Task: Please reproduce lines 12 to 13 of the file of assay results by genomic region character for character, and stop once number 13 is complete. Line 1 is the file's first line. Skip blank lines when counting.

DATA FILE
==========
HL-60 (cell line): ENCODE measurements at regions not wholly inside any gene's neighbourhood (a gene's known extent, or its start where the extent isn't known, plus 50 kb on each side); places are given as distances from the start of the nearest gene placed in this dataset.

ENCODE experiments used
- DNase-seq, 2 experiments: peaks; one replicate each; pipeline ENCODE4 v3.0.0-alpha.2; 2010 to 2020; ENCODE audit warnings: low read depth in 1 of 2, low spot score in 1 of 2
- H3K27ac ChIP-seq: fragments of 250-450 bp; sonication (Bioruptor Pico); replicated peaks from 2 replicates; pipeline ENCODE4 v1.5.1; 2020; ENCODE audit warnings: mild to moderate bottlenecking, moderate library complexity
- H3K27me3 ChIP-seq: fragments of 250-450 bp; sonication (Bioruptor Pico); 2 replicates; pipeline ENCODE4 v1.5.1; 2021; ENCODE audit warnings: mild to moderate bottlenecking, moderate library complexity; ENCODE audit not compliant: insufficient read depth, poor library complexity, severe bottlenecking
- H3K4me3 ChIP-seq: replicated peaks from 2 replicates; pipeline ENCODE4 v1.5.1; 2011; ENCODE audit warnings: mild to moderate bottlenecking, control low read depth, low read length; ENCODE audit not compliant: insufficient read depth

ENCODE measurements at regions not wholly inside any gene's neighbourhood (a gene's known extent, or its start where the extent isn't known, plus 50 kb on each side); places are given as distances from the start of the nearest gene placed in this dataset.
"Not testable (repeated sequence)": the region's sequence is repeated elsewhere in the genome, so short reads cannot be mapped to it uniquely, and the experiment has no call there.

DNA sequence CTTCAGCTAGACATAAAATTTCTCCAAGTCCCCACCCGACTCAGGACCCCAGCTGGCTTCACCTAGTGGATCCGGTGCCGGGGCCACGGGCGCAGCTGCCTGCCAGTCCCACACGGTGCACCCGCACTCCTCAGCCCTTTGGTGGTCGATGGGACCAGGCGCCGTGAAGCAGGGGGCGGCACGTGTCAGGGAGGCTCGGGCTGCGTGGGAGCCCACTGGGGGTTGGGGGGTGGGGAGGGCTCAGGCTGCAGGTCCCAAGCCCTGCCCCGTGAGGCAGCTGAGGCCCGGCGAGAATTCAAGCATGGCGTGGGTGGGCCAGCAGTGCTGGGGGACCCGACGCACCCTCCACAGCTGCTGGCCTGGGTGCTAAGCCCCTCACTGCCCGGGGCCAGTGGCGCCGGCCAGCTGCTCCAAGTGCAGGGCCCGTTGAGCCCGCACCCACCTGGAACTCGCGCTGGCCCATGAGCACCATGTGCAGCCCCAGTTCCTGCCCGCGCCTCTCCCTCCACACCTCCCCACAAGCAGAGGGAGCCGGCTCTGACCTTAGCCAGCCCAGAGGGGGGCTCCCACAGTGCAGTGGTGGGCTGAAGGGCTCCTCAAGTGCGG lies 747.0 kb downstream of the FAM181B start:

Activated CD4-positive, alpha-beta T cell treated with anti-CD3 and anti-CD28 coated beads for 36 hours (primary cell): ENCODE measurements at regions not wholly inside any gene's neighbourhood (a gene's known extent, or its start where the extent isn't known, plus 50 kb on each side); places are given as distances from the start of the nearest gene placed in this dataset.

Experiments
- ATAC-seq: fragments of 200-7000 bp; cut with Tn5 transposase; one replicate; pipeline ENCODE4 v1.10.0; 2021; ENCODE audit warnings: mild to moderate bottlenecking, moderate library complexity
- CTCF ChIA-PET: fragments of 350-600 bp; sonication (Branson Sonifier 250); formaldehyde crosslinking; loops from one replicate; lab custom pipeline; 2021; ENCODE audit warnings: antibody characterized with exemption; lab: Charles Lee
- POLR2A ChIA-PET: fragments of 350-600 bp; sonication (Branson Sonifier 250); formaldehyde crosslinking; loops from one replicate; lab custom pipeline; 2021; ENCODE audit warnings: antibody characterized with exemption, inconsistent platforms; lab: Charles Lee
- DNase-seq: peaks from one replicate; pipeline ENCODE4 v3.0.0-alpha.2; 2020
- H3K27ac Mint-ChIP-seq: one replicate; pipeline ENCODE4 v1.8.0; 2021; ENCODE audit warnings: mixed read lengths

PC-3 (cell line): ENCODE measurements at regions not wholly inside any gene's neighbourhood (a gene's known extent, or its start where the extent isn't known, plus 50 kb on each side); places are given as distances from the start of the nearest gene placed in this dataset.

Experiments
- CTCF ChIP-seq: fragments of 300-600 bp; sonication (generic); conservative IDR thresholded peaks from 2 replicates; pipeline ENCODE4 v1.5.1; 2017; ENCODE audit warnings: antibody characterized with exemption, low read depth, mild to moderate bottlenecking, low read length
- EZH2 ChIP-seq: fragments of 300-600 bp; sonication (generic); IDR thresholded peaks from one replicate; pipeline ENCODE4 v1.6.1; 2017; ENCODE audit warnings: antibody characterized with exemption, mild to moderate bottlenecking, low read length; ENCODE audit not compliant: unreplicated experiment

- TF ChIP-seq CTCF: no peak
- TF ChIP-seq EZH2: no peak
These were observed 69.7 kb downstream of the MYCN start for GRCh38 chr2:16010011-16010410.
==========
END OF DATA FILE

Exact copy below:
- ATAC-seq: fragments of 200-7000 bp; cut with Tn5 transposase; one replicate; pipeline ENCODE4 v1.10.0; 2021; ENCODE audit warnings: mild to moderate bottlenecking, moderate library complexity
- CTCF ChIA-PET: fragments of 350-600 bp; sonication (Branson Sonifier 250); formaldehyde crosslinking; loops from one replicate; lab custom pipeline; 2021; ENCODE audit warnings: antibody characterized with exemption; lab: Charles Lee